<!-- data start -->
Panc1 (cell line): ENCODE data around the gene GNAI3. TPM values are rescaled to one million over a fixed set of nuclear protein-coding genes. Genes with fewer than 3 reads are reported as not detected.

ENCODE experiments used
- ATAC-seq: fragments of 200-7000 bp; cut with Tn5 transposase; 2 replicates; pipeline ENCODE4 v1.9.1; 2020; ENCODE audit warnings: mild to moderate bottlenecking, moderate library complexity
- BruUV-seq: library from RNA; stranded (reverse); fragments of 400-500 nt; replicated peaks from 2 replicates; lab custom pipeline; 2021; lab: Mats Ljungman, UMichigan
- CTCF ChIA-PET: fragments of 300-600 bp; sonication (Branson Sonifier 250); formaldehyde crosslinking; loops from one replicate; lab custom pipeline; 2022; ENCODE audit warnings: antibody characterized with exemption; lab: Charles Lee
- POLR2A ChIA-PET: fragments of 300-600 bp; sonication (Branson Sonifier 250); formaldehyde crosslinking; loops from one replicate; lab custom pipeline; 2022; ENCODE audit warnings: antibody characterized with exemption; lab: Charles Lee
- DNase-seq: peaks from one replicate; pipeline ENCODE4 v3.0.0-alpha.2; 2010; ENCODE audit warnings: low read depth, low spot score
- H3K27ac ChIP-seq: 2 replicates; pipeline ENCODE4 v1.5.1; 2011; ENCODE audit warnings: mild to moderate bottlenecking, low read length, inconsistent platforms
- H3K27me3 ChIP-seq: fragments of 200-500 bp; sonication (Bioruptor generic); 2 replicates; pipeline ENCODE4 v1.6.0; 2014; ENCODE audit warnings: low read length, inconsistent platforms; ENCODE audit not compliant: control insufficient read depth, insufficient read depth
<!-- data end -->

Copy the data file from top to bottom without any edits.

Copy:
Panc1 (cell line): ENCODE data around the gene GNAI3. TPM values are rescaled to one million over a fixed set of nuclear protein-coding genes. Genes with fewer than 3 reads are reported as not detected.

ENCODE experiments used
- ATAC-seq: fragments of 200-7000 bp; cut with Tn5 transposase; 2 replicates; pipeline ENCODE4 v1.9.1; 2020; ENCODE audit warnings: mild to moderate bottlenecking, moderate library complexity
- BruUV-seq: library from RNA; stranded (reverse); fragments of 400-500 nt; replicated peaks from 2 replicates; lab custom pipeline; 2021; lab: Mats Ljungman, UMichigan
- CTCF ChIA-PET: fragments of 300-600 bp; sonication (Branson Sonifier 250); formaldehyde crosslinking; loops from one replicate; lab custom pipeline; 2022; ENCODE audit warnings: antibody characterized with exemption; lab: Charles Lee
- POLR2A ChIA-PET: fragments of 300-600 bp; sonication (Branson Sonifier 250); formaldehyde crosslinking; loops from one replicate; lab custom pipeline; 2022; ENCODE audit warnings: antibody characterized with exemption; lab: Charles Lee
- DNase-seq: peaks from one replicate; pipeline ENCODE4 v3.0.0-alpha.2; 2010; ENCODE audit warnings: low read depth, low spot score
- H3K27ac ChIP-seq: 2 replicates; pipeline ENCODE4 v1.5.1; 2011; ENCODE audit warnings: mild to moderate bottlenecking, low read length, inconsistent platforms
- H3K27me3 ChIP-seq: fragments of 200-500 bp; sonication (Bioruptor generic); 2 replicates; pipeline ENCODE4 v1.6.0; 2014; ENCODE audit warnings: low read length, inconsistent platforms; ENCODE audit not compliant: control insufficient read depth, insufficient read depth